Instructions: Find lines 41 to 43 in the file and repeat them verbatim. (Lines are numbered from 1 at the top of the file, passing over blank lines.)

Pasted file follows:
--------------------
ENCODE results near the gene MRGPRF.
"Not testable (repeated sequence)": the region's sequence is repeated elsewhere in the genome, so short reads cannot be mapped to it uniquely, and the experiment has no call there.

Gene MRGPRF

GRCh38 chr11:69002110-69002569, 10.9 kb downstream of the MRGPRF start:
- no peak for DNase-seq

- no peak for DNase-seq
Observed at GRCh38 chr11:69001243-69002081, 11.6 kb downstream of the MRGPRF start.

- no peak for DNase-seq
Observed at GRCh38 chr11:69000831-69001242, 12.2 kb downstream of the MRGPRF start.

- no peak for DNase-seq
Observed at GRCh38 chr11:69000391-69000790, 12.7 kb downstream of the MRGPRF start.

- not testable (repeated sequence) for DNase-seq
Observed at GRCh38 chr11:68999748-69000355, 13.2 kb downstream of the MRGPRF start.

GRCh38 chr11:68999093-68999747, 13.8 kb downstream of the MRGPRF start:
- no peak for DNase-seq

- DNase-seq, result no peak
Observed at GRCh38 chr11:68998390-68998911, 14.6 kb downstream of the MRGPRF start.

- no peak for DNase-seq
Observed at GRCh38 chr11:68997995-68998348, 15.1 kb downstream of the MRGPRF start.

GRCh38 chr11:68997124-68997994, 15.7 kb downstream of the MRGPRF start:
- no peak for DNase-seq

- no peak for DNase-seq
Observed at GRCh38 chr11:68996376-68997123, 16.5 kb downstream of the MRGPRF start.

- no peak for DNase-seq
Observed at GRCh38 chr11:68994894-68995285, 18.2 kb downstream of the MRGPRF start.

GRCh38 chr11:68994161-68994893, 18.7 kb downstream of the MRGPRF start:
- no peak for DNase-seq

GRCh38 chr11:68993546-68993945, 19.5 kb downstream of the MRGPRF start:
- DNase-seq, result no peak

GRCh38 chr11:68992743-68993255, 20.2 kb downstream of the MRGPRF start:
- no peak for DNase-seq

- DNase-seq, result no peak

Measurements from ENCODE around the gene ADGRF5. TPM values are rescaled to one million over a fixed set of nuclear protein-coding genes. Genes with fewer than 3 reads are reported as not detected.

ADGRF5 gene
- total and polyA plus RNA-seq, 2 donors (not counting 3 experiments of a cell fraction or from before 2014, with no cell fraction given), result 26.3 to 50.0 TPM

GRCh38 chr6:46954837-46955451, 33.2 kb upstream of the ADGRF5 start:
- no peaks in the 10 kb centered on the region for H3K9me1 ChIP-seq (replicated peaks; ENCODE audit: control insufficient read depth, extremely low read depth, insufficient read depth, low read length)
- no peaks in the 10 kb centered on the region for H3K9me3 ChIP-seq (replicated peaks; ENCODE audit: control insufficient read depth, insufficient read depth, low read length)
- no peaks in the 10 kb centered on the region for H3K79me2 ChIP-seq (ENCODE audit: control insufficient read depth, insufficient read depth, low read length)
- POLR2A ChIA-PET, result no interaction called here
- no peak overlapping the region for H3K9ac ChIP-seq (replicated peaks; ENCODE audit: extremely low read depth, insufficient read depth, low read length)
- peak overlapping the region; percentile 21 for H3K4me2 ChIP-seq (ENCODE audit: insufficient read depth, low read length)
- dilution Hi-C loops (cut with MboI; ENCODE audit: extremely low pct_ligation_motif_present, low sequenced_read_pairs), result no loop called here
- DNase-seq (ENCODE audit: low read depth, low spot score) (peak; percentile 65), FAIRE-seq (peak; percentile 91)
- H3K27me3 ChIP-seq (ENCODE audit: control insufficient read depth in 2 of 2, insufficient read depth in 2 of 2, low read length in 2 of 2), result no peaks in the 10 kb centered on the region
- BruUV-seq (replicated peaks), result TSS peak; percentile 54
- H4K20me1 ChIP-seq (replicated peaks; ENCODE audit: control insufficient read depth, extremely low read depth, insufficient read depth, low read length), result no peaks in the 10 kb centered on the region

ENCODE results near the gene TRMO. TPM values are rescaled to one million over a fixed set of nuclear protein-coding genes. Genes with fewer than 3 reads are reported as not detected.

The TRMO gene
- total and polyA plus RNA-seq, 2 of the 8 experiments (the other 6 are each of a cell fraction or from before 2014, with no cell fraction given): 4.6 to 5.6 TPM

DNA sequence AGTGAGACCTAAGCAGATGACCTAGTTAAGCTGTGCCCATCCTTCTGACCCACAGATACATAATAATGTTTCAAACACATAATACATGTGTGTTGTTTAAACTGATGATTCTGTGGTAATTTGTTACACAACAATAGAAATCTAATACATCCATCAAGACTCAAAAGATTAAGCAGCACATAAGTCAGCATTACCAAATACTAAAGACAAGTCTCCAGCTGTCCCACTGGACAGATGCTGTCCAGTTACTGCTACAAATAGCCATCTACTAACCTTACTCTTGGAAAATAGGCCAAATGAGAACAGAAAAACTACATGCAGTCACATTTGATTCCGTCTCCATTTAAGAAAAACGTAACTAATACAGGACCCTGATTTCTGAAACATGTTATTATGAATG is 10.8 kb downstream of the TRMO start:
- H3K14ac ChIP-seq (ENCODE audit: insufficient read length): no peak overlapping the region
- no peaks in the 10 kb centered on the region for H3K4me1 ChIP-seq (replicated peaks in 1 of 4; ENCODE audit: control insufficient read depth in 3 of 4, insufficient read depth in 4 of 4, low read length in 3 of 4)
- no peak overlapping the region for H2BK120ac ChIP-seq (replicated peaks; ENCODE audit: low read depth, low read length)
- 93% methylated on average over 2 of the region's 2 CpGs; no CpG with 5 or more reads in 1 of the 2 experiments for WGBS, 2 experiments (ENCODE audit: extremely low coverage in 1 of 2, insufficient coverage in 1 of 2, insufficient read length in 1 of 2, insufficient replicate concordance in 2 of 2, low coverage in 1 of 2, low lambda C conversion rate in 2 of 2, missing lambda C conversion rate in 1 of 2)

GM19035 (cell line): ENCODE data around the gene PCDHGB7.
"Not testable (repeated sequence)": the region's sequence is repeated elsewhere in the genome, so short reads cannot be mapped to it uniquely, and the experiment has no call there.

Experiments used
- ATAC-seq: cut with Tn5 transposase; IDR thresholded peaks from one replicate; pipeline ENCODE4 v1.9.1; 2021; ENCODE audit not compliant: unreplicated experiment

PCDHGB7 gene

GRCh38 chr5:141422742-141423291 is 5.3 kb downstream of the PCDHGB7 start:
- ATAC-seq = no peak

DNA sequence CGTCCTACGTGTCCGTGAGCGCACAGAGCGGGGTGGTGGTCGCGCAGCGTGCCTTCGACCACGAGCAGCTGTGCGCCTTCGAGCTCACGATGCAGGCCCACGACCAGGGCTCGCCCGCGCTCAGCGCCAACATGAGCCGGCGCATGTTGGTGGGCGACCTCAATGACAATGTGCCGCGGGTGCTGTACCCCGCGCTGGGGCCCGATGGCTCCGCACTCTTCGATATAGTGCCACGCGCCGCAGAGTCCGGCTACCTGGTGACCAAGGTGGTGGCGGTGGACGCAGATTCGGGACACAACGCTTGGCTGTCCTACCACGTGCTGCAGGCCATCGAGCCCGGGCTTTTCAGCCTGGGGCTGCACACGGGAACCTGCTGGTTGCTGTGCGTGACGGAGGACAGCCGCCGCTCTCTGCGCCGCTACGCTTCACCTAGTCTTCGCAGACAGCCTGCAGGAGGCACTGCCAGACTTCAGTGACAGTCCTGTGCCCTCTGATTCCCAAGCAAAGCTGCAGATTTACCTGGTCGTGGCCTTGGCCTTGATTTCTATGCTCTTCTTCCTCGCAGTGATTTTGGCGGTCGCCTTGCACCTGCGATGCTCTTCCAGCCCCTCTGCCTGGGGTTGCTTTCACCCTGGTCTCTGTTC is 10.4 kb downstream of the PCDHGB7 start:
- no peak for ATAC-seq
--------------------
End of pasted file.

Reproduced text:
- no peak overlapping the region for H3K9ac ChIP-seq (replicated peaks; ENCODE audit: extremely low read depth, insufficient read depth, low read length)
- peak overlapping the region; percentile 21 for H3K4me2 ChIP-seq (ENCODE audit: insufficient read depth, low read length)
- dilution Hi-C loops (cut with MboI; ENCODE audit: extremely low pct_ligation_motif_present, low sequenced_read_pairs), result no loop called here